Pneumatic Tire Definition
"Pneumatic" is a Greek word for "spirit". "Pneuma" means anything which is filled with air. The majority of tires you use or see nowadays are more than likely pneumatic tires. The truth is, most private motor vehicles and modern commercial transportation could not function without pneumatic tires.
Pneumatic tires as defined by Webster's on-line dictionary are described as tires that are constructed from durable rubber, which hold compressed air. Any tire which needs air pressure to hold its shape is considered to be a pneumatic tire.
The invention of the pneumatic tire has been credited to Irish surgeon John Boyd Dunlop, who in the year 1888 developed the very first practical pneumatic bicycle tire. In the year 1895, the Michelin brothers Edouard and Andre, the Michelin brothers were the first ones to utilize pneumatic tires on a car during a race.
Pneumatic tires are made from many bands of plys or corded fabric. Plys are normally coated with rubber that enables them to hold air pressure. Bias ply tires have the plys overlaid at a certain angle to the other layers. Radial tires have all plys laid at 90 degrees to the casing or tire body.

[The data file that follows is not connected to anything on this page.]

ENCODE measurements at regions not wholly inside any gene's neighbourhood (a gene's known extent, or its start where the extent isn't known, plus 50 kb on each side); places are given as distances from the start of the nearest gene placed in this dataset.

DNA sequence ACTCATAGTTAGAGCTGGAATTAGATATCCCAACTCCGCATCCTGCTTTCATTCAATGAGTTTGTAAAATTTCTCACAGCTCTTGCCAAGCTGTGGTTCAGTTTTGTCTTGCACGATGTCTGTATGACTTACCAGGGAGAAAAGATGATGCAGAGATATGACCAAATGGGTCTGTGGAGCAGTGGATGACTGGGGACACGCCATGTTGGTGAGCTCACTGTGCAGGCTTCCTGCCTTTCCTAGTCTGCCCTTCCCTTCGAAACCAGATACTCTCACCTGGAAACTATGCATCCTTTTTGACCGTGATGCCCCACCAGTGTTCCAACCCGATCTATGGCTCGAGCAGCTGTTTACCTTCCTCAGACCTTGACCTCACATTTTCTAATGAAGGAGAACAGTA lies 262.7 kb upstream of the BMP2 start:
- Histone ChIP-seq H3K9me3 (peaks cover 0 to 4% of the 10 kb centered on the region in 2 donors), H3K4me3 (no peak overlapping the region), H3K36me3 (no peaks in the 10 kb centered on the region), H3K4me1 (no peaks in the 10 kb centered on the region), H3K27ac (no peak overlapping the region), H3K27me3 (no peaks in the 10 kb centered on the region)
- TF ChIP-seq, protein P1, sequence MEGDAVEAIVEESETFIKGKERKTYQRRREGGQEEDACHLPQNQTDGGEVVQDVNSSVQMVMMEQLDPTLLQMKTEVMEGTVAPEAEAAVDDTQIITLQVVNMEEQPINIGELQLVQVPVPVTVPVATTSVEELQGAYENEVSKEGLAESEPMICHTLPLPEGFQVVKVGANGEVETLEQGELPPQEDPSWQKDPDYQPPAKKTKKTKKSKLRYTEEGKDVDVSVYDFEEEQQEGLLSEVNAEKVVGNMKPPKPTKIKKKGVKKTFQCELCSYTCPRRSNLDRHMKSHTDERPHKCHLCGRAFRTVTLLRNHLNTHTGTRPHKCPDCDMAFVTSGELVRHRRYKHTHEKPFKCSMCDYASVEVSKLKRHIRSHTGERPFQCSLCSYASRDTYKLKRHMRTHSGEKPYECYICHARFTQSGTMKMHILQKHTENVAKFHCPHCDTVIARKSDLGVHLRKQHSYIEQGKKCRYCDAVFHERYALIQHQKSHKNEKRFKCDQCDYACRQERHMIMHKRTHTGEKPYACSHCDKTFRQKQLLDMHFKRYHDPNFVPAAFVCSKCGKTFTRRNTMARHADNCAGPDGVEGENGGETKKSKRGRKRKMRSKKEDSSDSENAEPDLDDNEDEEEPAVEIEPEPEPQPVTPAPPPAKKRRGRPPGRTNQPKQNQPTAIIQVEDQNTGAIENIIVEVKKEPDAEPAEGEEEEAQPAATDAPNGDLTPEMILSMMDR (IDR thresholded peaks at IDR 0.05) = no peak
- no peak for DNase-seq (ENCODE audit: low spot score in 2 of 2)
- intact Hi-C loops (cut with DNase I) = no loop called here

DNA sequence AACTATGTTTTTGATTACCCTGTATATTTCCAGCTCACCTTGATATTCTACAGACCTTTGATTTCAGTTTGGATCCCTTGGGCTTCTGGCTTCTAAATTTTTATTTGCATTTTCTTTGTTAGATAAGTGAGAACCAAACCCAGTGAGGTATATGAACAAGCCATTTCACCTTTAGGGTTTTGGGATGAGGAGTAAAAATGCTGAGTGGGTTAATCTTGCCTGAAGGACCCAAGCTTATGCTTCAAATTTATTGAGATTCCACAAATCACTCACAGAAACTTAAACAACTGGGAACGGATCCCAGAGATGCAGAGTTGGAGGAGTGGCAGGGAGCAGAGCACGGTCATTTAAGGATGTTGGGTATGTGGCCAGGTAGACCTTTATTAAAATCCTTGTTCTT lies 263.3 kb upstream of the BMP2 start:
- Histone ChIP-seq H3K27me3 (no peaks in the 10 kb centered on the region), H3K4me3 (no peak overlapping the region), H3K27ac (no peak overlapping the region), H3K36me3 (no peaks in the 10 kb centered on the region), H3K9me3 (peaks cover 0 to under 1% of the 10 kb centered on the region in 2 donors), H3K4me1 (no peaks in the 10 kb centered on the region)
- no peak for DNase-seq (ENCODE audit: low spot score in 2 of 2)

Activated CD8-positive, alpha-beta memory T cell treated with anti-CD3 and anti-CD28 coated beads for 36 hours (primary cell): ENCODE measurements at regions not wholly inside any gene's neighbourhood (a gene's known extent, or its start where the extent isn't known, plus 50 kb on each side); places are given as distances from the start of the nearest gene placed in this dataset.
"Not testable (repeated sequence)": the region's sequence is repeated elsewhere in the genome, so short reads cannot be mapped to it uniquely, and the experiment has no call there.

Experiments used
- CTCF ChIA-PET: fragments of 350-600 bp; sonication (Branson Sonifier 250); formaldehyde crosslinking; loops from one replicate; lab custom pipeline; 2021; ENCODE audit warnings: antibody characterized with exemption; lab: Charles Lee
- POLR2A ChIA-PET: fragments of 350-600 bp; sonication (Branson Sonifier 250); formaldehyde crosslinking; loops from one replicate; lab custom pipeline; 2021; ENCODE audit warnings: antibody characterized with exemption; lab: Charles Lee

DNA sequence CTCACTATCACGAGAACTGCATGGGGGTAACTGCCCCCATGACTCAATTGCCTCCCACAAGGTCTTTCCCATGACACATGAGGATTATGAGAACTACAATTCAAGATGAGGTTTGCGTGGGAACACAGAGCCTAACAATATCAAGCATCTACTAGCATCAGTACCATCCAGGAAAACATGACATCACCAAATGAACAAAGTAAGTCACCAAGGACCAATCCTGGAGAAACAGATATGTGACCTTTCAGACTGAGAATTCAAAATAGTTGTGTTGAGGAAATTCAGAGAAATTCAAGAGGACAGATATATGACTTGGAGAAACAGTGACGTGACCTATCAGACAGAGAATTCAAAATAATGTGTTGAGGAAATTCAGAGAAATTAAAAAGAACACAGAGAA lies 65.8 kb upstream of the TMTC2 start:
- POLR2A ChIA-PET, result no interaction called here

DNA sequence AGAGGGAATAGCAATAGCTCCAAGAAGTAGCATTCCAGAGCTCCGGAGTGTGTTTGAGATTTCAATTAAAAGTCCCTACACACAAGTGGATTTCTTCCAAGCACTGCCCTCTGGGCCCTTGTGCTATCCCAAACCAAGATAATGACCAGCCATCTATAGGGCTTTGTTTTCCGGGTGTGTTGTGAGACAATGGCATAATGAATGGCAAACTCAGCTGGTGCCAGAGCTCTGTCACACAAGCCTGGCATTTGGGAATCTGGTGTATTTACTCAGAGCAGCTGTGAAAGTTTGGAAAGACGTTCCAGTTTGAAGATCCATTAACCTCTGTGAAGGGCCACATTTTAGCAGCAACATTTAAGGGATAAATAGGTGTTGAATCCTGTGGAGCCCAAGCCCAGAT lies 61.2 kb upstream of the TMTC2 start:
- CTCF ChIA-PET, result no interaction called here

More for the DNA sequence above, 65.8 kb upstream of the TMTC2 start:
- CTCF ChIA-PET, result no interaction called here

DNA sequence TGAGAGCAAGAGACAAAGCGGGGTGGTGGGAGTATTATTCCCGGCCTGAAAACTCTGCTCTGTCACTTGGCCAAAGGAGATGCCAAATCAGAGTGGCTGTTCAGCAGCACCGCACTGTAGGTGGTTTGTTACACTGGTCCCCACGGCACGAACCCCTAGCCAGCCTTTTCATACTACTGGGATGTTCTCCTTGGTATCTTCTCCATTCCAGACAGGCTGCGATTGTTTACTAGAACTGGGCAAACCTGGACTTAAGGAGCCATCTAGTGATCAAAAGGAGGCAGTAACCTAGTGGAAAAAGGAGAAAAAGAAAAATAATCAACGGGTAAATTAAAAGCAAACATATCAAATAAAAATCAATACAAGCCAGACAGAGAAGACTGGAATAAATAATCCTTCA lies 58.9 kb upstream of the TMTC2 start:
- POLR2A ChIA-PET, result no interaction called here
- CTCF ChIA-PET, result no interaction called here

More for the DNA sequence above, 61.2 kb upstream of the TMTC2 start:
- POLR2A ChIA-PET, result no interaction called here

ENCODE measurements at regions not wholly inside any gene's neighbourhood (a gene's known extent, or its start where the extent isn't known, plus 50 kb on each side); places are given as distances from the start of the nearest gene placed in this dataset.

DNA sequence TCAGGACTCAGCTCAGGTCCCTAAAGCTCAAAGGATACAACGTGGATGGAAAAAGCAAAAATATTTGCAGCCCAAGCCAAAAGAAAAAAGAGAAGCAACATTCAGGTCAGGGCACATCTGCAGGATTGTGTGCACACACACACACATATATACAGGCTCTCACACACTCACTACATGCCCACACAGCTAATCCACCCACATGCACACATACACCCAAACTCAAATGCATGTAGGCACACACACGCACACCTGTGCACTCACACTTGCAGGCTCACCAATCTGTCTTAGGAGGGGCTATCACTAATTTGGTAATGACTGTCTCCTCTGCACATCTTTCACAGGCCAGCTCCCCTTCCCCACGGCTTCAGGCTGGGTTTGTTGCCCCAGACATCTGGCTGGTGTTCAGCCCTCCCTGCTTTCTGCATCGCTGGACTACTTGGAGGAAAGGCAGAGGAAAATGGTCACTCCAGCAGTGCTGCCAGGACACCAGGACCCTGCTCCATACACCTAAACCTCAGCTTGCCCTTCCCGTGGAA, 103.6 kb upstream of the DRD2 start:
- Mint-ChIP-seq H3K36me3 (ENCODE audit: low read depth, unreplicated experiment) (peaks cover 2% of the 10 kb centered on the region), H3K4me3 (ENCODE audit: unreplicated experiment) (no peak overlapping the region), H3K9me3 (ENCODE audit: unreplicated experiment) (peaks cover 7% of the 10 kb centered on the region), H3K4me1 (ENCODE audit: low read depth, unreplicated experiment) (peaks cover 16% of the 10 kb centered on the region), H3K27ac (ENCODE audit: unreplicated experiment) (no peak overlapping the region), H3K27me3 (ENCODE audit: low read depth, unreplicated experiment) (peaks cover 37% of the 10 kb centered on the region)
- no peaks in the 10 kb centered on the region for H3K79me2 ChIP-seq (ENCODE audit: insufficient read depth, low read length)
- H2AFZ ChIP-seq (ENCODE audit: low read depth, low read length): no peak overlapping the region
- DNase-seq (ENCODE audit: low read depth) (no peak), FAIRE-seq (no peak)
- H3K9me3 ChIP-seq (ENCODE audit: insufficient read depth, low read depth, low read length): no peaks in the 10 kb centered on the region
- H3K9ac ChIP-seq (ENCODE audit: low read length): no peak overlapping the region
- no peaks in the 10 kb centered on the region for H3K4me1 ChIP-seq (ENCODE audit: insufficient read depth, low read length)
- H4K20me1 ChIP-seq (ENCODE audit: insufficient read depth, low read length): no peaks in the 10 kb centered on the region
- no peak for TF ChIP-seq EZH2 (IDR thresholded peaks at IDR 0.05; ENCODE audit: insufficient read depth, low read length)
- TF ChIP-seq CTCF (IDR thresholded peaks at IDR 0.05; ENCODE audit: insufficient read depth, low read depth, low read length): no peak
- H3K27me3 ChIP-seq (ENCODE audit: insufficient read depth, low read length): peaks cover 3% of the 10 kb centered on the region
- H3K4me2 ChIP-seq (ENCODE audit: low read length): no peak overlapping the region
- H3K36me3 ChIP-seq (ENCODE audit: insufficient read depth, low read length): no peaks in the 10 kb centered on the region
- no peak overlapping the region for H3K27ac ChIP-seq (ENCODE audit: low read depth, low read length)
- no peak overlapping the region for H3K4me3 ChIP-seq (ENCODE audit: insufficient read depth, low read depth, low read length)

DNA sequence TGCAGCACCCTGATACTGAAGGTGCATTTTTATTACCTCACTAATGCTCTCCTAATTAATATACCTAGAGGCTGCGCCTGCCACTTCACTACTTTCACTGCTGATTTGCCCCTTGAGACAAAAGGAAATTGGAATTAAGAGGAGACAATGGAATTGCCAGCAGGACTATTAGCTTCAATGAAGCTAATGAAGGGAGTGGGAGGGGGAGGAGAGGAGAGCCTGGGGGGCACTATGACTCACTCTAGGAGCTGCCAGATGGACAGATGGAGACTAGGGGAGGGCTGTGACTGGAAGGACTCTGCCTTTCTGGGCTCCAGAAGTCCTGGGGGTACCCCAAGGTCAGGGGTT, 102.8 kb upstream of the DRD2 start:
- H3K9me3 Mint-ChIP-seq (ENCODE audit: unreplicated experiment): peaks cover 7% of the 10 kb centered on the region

Tube tires are a type of tire that needs a rubber inner tube in order to hold the air pressure. Motorcycle tires on spoke rims, bicycle tires and older bias ply truck and car tires utilize inner tubes. Tubeless tires have a stiff bead on the edges of the sidewall that creates an airtight seal with the wheel. This eliminates the need for an inner tube.
Pneumatic tires can lose air pressure when punctured that makes them unsuitable for particular applications. Tires tires used by the military, utilized on forklifts, tires utilized in construction are often made with solid rubber or filled with resilient foam.